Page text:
EcoWaste Coalition Pushes Environmentally-Sound Recycling of Waste Lamps as Nation Observes Consumer Welfare Month

The EcoWaste Coalition, a public interest network promoting zero waste and chemical safety, appealed to all consumers of energy-efficient but mercury-containing fluorescent lamps to properly
manage waste lamps to reduce risk to public health and the environment.

The group called for the environmentally-sound recycling of waste lamps as the country marks the Consumer Welfare Month held every October pursuant to Presidential Proclamation No. 1098. The Department of Energy (DOE) chairs this year’s celebration focusing on the theme “Sapat na Impormasyon: Susi sa Wastong Paggamit ng Enerhiya.”

“Improper disposal of waste lamps will cause the glass tubing to break and release mercury vapor, exposing waste workers and the general public to mercury, a potent neurotoxin, which can endanger public health and the environment,” said Thony Dizon, Coordinator of the EcoWaste Coalition’s Project Protect.

As per the United Nations Environment Programme, "when products containing mercury are discarded into the general waste stream, the mercury pollutes the environment - in waterways, wetlands, and the air - and endangers people both locally and globally."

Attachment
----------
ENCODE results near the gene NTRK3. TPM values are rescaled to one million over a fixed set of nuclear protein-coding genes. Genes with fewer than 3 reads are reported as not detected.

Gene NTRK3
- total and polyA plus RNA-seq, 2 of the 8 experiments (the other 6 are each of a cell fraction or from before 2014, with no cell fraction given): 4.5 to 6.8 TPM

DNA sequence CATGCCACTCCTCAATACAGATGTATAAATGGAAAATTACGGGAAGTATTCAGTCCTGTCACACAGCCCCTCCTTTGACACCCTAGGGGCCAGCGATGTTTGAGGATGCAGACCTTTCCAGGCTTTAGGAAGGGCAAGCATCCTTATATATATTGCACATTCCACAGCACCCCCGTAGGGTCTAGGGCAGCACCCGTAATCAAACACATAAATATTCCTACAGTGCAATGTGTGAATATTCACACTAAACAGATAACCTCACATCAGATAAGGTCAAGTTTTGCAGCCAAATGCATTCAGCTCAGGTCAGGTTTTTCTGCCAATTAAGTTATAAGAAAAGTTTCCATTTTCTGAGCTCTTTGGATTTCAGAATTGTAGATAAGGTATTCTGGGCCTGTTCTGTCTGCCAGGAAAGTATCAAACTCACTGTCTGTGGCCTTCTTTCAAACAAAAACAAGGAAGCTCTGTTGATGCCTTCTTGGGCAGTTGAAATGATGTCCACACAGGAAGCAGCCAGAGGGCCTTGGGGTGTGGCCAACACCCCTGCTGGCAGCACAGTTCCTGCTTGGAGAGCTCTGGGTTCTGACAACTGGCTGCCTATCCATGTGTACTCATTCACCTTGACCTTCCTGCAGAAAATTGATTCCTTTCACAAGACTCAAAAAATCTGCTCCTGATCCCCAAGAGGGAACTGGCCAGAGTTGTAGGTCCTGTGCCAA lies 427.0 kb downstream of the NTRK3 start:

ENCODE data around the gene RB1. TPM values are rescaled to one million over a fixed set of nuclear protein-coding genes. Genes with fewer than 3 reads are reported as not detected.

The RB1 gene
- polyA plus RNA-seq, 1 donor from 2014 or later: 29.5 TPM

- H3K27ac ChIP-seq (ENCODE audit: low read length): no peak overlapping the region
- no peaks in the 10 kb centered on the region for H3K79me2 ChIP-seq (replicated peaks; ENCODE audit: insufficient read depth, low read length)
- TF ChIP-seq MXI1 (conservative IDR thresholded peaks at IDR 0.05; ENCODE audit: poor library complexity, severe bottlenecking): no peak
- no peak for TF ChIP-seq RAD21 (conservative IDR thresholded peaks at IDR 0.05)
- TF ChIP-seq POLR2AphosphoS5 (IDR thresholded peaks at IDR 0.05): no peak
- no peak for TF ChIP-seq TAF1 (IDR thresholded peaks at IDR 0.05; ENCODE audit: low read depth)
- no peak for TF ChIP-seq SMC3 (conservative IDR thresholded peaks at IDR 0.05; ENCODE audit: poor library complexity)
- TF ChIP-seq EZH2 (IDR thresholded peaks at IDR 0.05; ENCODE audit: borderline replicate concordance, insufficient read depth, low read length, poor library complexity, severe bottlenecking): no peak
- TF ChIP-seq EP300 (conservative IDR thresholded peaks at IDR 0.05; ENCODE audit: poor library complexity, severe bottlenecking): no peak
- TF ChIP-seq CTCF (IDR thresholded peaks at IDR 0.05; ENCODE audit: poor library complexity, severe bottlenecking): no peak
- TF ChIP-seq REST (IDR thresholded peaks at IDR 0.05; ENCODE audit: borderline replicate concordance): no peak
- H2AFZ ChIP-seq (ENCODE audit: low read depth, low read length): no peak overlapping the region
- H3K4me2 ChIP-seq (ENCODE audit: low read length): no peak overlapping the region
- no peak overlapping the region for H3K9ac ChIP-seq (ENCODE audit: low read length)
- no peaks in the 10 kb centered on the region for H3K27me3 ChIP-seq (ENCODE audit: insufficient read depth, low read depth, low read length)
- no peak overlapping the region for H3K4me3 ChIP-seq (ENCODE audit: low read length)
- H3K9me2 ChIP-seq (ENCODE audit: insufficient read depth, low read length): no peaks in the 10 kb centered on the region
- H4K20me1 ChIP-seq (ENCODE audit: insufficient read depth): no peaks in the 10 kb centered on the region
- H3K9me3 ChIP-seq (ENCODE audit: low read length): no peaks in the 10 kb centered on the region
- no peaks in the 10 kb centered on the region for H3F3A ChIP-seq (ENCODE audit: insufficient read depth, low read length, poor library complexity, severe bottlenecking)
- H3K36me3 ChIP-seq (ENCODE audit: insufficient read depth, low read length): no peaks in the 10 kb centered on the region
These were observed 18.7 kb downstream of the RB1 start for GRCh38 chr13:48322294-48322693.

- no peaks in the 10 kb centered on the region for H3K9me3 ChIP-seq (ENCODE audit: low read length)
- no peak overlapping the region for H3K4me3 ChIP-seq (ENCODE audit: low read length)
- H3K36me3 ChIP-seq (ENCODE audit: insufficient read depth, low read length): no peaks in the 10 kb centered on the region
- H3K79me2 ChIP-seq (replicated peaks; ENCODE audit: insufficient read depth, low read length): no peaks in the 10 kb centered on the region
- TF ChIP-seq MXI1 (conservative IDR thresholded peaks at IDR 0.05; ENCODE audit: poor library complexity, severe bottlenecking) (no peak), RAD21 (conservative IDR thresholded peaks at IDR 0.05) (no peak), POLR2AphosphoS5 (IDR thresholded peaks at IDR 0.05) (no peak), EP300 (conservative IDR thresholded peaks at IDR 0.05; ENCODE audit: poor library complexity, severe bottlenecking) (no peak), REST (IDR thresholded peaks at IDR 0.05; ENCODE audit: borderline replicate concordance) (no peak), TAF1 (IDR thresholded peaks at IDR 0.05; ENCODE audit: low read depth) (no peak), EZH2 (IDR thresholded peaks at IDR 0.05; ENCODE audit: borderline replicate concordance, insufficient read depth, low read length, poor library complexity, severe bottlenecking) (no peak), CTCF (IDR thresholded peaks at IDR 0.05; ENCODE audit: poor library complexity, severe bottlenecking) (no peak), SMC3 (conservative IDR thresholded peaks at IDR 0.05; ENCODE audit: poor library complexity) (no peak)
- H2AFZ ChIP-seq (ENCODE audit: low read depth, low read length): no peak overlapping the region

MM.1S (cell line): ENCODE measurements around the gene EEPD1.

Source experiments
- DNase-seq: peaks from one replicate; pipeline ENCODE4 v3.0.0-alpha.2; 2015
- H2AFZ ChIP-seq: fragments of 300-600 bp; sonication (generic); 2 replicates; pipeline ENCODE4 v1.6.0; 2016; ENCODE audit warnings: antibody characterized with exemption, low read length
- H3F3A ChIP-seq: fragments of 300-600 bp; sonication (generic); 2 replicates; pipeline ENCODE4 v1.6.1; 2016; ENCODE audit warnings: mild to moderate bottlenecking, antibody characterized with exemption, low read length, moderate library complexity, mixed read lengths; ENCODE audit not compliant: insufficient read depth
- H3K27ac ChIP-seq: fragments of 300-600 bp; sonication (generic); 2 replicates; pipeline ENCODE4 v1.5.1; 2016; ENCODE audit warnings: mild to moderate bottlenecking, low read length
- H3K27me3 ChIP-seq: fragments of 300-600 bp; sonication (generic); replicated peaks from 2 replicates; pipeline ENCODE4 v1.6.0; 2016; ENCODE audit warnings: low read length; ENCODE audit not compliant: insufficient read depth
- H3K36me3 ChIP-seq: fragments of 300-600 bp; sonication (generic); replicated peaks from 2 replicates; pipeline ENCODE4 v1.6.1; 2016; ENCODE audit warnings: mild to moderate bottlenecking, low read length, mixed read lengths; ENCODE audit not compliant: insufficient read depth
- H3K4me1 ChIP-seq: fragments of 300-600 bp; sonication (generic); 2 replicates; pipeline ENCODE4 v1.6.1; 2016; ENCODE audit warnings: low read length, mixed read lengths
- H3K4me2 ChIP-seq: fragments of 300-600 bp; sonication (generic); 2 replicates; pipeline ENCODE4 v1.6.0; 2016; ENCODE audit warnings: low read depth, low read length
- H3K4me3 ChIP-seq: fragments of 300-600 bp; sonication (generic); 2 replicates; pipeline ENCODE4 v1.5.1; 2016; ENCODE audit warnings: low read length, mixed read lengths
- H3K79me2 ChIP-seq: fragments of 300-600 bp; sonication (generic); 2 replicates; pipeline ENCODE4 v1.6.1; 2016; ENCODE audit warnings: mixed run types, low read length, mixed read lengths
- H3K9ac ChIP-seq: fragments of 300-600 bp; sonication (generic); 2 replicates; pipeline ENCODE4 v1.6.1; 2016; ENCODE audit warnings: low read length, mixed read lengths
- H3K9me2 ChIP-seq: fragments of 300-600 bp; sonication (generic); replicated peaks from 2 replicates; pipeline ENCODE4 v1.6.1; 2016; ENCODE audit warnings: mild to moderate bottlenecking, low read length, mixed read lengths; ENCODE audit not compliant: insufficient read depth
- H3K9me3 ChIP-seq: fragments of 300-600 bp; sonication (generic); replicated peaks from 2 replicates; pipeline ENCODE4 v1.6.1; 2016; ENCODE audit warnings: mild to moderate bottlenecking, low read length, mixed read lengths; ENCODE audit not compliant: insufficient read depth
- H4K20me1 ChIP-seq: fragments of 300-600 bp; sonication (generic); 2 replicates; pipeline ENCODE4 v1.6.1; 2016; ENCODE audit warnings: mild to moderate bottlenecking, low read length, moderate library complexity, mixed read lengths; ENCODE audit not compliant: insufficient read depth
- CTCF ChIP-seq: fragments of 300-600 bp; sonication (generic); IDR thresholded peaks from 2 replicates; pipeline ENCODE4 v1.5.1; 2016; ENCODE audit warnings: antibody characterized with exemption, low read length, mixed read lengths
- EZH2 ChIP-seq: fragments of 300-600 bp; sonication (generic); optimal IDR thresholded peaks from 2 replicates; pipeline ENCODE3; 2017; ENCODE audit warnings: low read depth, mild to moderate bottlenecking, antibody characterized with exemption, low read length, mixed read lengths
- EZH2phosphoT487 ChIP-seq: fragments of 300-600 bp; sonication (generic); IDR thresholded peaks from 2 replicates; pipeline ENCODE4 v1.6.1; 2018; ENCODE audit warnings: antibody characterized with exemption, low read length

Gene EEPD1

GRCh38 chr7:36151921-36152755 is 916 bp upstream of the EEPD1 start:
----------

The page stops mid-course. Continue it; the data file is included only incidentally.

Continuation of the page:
In March this year, the group released a report entitled “The Toxic Silence of the Lamps” showing how waste lamps are indiscriminately disposed of in Metro Manila’s 17 local government units where busted or spent lamps are by and large discarded as ordinary trash, often dumped on the sidewalk, vacant lots and waterways.

As it pushed for the safe disposal of waste lamps, the EcoWaste Coalition called upon concerned stakeholders to support DOE’s goal to get the envisaged Lamp Waste Management Facility (LWMF) up and running by December 2014.

The LWMF, which the DOE intends to turn over to the lighting industry or to a local government unit, will receive waste lamps “to recover mercury and other by-products (to) avert residual mercury from entering the food chain through landfill leaching into ground water.”

“The effective operation of the LWMF will be in step with the country’s commitment to implement the Minamata Convention on Mercury, which recognizes the need for action to minimize and eliminate mercury emissions and releases to safeguard human health and the environment,” Dizon said.